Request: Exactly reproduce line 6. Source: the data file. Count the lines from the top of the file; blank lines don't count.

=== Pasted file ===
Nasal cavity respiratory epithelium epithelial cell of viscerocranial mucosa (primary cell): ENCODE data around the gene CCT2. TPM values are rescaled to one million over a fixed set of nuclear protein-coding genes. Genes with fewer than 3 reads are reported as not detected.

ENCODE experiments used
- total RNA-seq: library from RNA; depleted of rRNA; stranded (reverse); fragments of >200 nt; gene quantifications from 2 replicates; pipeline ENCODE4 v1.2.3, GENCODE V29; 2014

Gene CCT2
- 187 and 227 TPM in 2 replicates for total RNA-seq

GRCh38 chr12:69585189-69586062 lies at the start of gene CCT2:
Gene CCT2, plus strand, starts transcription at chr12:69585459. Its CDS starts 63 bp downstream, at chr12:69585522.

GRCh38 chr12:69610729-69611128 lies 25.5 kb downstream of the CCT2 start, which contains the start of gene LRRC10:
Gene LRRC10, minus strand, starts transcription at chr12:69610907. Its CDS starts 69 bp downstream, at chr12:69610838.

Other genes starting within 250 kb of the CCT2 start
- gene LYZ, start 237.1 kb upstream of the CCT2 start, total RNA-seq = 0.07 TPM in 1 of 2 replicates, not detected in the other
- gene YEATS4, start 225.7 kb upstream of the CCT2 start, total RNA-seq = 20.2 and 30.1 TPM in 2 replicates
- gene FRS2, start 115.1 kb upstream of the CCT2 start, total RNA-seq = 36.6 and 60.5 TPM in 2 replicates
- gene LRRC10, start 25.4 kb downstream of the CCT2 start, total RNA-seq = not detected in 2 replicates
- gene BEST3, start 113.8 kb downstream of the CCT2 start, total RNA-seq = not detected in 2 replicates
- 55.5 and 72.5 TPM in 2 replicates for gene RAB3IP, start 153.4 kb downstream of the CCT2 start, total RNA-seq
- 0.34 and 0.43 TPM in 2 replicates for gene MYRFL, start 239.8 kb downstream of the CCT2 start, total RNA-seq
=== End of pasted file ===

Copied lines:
GRCh38 chr12:69585189-69586062 lies at the start of gene CCT2: